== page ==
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Boris Johnson and staff use £2.6m White House-style briefing room in Downing Street to watch new James Bond film

Written by on 23 October 2021

Boris Johnson and his staff used the £2.6m White House-style briefing room in Downing Street to watch the new James Bond film, Number 10 has confirmed.

The prime minister attended the screening on Thursday night, after working hours, with his staff in the studio that was built for televised news conferences.

The film, titled No Time To Die, and which is actor Daniel Craig’s final film in the Bond role, was released at the end of last month and is still screening in cinemas across the country.

Sir Patrick Vallance, Boris Johnson and Professor Chris Whitty at a news conference to outline the plan for after restrictions end in England Image: Boris Johnson usually fronts COVID news conferences from the studio in 9 Downing Street

A Number 10 spokesman said: “Yesterday the prime minister met with Pinewood Studios, Universal Pictures, Eon Productions and the BFI to congratulate them on the success of the latest James Bond instalment – a testament to the talent of British creative industry.

“An evening film screening took place for staff, who made voluntary donations, with all proceeds going to Sarcoma UK.”

All installation costs for the Bond screening, first reported by The Times, are understood to have been met by the companies involved, while similar screenings have happened previously.

Daily off-camera briefings for Westminster journalists on Thursday and Friday were moved from their usual location, in the studio in 9 Downing Street, to 10 Downing Street for what had previously been an undisclosed “event”.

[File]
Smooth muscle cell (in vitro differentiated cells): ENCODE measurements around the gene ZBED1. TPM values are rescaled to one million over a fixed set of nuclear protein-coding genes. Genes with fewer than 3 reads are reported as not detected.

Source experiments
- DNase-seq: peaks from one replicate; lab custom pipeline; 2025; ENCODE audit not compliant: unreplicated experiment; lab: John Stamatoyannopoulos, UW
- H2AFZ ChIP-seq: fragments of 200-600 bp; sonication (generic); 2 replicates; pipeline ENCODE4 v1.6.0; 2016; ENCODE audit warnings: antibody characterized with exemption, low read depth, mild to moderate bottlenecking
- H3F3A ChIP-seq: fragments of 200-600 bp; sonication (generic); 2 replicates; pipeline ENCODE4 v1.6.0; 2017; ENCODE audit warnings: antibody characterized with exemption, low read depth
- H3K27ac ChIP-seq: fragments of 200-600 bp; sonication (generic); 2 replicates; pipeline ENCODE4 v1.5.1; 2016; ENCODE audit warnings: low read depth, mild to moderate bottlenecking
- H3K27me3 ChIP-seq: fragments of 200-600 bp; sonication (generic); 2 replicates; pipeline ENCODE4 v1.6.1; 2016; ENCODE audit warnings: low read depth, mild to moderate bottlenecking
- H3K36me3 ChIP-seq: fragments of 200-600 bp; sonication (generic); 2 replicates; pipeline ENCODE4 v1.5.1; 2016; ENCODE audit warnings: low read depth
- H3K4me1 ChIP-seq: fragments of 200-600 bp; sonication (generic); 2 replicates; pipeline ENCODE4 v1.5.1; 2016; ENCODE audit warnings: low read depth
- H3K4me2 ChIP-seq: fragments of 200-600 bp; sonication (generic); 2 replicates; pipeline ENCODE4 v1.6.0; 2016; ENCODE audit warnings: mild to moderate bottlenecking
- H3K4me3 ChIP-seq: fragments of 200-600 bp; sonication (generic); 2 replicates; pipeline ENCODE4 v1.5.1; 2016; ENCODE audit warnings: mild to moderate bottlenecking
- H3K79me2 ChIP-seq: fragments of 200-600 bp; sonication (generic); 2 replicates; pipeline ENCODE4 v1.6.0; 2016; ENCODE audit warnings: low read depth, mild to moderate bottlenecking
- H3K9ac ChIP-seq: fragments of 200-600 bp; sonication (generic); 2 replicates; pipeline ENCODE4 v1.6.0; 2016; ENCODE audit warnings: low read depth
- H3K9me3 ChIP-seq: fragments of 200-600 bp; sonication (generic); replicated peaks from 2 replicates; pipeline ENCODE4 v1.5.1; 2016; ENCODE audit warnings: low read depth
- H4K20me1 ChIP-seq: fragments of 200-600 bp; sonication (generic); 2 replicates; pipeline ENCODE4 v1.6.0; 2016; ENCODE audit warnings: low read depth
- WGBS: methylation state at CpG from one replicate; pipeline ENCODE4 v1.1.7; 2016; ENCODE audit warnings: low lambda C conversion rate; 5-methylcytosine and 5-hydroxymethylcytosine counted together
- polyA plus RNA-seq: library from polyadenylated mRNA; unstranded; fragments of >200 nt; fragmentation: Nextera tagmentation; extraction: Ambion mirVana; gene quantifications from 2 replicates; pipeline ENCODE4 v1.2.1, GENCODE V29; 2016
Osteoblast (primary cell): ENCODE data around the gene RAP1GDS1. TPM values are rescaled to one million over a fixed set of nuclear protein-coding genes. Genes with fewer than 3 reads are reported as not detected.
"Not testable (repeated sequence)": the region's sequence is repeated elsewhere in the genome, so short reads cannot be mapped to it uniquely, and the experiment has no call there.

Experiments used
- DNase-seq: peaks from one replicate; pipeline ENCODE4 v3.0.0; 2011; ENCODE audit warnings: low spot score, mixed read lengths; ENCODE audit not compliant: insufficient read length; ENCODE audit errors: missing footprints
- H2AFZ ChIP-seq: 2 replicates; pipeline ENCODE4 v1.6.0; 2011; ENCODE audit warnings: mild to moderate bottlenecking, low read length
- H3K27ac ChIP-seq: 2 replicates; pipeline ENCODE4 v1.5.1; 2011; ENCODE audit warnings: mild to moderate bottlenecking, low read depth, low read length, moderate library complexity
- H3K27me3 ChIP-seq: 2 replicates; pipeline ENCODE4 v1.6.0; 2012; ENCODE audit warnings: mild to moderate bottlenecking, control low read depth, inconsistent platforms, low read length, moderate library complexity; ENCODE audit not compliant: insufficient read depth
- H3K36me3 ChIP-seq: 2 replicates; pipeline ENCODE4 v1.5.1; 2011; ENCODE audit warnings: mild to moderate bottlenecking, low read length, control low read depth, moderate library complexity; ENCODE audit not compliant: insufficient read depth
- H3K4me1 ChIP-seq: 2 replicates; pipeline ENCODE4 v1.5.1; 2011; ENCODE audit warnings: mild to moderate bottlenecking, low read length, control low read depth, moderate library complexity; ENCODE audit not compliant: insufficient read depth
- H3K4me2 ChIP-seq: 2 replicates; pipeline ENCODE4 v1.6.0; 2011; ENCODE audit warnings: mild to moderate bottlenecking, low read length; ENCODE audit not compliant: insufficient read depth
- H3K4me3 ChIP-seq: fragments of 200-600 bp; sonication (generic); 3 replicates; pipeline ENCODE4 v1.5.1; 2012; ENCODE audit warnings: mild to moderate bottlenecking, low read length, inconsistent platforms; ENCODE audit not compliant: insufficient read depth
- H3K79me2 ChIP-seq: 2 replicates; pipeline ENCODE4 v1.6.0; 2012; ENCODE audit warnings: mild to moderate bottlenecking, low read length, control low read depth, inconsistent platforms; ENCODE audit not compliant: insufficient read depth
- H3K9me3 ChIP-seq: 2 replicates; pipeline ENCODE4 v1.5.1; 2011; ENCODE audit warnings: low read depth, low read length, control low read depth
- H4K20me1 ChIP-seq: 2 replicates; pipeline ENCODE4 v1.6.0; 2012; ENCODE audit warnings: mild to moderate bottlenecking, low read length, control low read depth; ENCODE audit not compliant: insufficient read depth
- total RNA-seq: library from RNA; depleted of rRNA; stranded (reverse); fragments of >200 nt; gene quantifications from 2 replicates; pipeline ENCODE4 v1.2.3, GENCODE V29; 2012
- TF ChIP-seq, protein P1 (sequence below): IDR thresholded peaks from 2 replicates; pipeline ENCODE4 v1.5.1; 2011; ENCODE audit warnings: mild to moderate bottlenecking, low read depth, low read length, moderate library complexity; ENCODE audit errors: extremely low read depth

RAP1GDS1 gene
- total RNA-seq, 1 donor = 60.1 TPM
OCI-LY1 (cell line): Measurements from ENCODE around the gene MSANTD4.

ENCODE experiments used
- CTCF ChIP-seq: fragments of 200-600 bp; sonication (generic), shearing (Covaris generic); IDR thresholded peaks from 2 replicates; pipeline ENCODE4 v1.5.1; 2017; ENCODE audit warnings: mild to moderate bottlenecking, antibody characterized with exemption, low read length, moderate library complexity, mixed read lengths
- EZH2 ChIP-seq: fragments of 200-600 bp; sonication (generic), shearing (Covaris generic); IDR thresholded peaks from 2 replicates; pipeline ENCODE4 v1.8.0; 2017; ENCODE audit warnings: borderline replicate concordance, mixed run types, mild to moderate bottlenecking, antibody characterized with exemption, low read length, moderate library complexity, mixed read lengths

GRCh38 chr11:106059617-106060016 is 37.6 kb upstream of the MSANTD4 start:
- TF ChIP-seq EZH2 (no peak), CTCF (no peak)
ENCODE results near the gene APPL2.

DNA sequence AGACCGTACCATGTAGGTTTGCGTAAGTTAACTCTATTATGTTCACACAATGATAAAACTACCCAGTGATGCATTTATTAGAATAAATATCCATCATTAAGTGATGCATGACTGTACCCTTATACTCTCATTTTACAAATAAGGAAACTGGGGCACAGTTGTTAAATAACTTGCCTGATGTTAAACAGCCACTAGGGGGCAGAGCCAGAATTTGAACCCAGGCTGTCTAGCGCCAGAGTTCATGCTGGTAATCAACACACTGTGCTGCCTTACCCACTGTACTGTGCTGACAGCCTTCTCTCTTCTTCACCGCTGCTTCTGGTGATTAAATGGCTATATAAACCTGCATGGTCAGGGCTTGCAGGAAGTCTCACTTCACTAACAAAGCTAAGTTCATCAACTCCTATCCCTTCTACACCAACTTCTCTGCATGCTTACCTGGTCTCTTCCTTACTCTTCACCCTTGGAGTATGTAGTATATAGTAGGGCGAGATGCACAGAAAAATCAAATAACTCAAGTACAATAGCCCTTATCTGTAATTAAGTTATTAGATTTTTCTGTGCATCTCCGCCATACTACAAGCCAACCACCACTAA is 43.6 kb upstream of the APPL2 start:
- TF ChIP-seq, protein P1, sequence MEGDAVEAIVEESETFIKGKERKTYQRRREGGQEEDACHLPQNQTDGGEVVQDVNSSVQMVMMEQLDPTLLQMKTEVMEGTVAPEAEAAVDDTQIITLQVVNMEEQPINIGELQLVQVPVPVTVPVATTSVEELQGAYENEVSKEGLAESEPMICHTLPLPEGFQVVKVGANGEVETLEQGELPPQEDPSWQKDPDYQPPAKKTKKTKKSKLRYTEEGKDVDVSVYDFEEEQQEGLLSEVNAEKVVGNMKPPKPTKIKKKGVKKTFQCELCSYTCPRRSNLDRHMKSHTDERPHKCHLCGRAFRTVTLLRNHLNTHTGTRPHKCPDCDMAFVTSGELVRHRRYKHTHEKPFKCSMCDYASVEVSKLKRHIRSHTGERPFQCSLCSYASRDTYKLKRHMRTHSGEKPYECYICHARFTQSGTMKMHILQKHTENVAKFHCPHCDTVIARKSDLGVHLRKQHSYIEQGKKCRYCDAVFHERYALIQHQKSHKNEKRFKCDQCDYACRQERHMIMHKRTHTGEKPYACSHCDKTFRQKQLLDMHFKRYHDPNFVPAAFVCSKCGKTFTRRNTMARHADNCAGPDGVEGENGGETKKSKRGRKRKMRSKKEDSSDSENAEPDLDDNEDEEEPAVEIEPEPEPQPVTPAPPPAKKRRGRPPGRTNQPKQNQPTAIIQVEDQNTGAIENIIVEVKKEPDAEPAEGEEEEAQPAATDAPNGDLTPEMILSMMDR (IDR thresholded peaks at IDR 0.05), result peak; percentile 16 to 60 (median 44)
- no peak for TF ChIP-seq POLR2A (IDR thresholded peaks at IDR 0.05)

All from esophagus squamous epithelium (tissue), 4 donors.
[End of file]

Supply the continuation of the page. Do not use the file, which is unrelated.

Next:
Covid conference Image: Health Secretary Sajid Javid on Wednesday used the TV studio to host the first COVID briefing for five weeks

The studio in 9 Downing Street – which has been branded a “vanity project” by political opponents – was constructed under Mr Johnson’s plans to hold daily televised news briefings.

These would have been similar to the regular televised White House briefings for US media and followed the government’s daily COVID news conferences during the height of the coronavirus pandemic in early 2020.

However, the Number 10 plans for daily televised briefings were scrapped in April despite former journalist Allegra Stratton having been hired to front them at a cost of around £125,000 a year.

She has since been moved to a role as the prime minister’s spokeswoman for the COP26 climate change summit.

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On Wednesday, Health Secretary Sajid Javid fronted a COVID news conference from the studio in 9 Downing Street – the first televised coronavirus briefing for five weeks, since 14 September.

The cost of the overhaul of 9 Downing Street in order to construct the TV studio was revealed in response to a Freedom of Information (FoI) request earlier this year.

The Cabinet Office issued a breakdown of the costs totalling £2,607,767.67, largely excluding VAT.